Do you “speak with presence”?
In 2012, the Center for Talent Innovation published a now-famous study about executive presence.
The study, based on interviews with thousands of people, concluded that executive presence depends on getting three things right: appearance, communication and gravitas (itself a set of behaviors).
“How you look, how you speak, and how you act turn out to be critical to your success,” the report concludes, “at every step in your career journey.”
Now, in her latest book, “Presence,“ Amy Cuddy takes this a step further and shows us how our bodies lead and our emotions and minds follow. Remember that leadership pose she demonstrated in her first TED talk? Do that, and you will immediately feel more gravitas; your audience will, too. The same is true for sitting up straight and leaning in at the table in a meeting, or on the phone even when no one can see you.
The Center for Talent Innovation was clear that gravitas is partly natural and partly developed. Yes, some people are born with an inclination to communicate more effectively, with a more attractive face and a knack for speaking up at just the right time in the right way. Much of this is studied and learned, however. This is true for how you use your voice: If you want to convey more gravitas, you will have to work at it.
The muscles we now use to speak were originally developed to help us swallow and breathe. As natural as it seems to you to use yours to communicate, it took you two years or more to learn to do that. If it doesn’t do what you need it to do for you, you can create a better, more supportive voice.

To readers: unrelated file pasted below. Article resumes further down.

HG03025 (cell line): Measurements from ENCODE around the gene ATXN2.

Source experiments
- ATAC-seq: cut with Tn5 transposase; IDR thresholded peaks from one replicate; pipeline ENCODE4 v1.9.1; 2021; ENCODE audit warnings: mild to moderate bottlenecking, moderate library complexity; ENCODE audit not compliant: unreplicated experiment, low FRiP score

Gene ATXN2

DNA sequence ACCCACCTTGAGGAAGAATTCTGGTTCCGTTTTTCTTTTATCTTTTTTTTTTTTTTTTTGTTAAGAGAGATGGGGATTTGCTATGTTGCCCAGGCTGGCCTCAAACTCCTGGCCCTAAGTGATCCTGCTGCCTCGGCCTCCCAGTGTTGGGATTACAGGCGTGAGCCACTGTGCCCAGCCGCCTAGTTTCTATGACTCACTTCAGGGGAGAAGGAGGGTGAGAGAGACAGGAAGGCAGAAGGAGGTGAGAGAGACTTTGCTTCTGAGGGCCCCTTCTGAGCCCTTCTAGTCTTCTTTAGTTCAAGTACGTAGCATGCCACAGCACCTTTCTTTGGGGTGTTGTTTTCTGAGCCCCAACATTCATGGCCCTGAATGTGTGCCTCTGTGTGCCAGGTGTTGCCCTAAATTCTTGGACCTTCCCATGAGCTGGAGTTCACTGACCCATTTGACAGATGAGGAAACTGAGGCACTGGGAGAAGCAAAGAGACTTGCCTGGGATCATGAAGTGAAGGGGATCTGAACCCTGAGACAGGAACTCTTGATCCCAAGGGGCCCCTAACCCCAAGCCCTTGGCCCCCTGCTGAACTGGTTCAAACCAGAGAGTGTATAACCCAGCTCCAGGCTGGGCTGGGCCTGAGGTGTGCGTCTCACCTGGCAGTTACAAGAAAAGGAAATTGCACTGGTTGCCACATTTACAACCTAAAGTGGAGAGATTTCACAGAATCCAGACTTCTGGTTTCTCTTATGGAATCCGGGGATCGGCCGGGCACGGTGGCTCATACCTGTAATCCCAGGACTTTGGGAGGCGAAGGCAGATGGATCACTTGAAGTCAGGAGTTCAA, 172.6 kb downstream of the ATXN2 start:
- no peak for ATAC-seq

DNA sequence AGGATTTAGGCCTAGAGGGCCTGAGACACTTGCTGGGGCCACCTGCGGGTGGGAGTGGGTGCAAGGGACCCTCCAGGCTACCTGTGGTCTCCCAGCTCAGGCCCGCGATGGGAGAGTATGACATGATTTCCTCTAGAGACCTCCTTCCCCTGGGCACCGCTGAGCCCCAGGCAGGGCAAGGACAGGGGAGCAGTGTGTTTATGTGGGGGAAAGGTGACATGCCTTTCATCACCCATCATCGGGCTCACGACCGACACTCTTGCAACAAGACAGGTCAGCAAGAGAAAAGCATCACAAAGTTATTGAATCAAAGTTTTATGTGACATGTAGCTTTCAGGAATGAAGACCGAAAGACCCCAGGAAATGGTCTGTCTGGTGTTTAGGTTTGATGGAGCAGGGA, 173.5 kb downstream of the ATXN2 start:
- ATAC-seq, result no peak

A review of vocal habits led me to create the following list of skills to develop for more executive presence. (Warning: Most require practice, and all require awareness.)
1. Speaking with presence means aligning your words and delivery with a sense of purpose/intention and avoiding needless chatter.
2. Speaking with presence means using more “mask resonance.” Clearly, if you want others to hear you, much of your vocal presence depends on the volume, timbre and registration of your sound. Developing the best resonance involves exercising, just as developing a fit body does. People with executive presence usually know this and work at it.
3. Speaking with presence means breathing deeply and using your breath to project your words. Again, vocal fitness follows overall fitness. Learning to breathe involves developing your core and using it more effectively.
4. Speaking with presence means pausing more. Yes, I know that you want to speak up more, but gravitas can be found in the silence as well. Give people space to take in what you say. Add pauses to punctuate your ideas, too.
5. Speaking with presence means eliminating words that diminish your gravitas such as “kind of,” “sort of,” “hopefully,” “um,” and “you know.” If you’re on gmail, there’s a plug-in called (love this) Just Not Sorry, which will help you sort out the chaff from the gravitas. Doing this with your mail is a good way to practice doing the same in your conversations.
Kate Peters has coached voice and communication impact for over 30 years, and is the author of the book, “Can You Hear Me Now?” A version of this article first appeared on her blog, Kate’s Voice.